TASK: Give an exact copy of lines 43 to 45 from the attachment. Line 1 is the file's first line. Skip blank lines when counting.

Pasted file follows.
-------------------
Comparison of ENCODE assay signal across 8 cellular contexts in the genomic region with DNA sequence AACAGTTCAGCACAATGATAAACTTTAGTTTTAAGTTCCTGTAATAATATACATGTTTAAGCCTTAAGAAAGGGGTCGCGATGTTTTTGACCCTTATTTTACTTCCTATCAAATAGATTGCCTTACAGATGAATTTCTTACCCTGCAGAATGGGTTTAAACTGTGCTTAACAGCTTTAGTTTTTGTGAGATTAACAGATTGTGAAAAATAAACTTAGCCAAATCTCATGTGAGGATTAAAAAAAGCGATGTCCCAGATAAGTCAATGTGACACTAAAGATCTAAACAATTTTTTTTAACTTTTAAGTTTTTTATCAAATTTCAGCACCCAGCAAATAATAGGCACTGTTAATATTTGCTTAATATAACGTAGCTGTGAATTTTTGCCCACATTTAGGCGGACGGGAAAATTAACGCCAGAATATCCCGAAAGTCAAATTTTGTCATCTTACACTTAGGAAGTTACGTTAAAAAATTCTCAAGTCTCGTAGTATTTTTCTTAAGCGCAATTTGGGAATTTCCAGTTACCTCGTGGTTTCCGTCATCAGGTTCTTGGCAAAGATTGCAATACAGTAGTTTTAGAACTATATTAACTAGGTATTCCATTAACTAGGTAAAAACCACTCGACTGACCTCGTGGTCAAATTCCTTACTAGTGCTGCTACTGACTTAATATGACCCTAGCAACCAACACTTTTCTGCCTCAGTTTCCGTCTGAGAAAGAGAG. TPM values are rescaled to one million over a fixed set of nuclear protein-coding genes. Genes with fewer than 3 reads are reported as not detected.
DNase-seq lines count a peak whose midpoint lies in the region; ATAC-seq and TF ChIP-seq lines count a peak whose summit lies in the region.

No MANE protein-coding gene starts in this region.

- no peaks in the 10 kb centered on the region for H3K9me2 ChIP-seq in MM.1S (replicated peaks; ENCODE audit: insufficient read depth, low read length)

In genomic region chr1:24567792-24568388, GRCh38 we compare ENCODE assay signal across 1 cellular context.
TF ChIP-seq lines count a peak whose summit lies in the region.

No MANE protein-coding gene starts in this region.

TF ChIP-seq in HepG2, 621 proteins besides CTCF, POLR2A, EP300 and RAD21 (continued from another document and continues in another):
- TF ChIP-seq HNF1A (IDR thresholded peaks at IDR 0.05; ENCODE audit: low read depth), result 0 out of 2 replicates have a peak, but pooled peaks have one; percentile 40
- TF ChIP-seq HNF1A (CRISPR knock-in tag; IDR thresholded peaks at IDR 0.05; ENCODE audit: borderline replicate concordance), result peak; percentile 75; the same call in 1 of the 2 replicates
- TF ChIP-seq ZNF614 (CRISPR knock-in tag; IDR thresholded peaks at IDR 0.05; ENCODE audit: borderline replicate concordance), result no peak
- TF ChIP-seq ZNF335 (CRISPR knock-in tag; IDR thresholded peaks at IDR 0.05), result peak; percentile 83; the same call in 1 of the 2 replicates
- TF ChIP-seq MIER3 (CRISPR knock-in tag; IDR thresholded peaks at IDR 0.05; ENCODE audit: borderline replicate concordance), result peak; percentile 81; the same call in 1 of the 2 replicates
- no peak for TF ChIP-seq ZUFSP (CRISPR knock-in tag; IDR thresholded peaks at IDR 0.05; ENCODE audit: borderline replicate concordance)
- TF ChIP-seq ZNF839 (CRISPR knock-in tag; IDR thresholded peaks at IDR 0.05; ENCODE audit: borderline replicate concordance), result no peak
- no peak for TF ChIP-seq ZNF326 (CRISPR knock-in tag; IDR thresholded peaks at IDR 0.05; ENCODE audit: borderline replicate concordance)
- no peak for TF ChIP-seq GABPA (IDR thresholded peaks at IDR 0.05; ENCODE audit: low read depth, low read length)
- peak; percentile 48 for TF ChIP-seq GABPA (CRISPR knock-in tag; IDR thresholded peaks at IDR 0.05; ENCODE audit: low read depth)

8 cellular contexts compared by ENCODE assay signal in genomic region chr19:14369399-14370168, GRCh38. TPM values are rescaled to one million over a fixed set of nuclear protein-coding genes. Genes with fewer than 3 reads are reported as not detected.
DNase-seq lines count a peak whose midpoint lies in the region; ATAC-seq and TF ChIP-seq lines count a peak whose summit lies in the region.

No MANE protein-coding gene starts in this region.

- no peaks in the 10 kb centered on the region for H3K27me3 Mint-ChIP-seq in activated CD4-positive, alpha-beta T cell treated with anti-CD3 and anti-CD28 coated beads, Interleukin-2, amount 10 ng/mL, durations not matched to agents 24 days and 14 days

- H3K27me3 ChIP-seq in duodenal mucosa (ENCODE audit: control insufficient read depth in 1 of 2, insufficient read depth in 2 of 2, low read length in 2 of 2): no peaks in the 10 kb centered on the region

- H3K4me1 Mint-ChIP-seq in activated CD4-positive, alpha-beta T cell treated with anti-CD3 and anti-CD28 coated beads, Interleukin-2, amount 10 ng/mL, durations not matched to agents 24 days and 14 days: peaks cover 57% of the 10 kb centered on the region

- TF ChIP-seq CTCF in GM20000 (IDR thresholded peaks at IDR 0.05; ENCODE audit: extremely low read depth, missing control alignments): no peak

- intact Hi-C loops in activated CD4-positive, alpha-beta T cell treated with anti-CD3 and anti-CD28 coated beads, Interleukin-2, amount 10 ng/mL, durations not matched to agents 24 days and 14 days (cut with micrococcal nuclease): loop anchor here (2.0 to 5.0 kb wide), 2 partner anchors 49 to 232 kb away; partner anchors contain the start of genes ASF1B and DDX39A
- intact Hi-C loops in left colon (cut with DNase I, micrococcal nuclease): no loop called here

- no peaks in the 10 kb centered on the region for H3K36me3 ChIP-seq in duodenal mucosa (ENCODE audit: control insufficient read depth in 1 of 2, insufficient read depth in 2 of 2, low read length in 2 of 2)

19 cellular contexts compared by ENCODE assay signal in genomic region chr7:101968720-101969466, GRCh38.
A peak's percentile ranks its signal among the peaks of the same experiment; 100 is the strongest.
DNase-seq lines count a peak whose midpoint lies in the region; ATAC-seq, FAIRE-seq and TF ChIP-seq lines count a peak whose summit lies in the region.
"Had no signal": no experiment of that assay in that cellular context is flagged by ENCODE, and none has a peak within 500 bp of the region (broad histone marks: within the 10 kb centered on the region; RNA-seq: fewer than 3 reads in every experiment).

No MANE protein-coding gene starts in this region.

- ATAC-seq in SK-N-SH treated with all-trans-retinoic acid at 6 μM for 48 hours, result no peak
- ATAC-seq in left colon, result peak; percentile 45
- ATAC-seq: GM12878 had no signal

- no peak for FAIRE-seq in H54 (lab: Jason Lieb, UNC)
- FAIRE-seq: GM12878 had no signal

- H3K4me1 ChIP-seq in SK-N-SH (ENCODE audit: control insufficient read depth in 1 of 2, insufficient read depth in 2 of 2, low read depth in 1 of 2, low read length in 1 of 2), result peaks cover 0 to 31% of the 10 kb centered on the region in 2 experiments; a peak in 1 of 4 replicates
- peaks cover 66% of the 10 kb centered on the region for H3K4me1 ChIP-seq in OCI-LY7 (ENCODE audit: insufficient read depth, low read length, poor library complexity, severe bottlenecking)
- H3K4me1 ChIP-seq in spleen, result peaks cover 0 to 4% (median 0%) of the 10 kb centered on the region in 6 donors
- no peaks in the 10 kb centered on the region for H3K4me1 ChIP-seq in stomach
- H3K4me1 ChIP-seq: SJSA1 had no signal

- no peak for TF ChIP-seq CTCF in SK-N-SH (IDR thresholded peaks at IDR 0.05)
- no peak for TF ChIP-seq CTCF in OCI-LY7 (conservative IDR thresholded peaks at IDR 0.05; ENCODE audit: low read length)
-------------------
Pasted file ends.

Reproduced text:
- H3K4me1 ChIP-seq: SJSA1 had no signal

- no peak for TF ChIP-seq CTCF in SK-N-SH (IDR thresholded peaks at IDR 0.05)
- no peak for TF ChIP-seq CTCF in OCI-LY7 (conservative IDR thresholded peaks at IDR 0.05; ENCODE audit: low read length)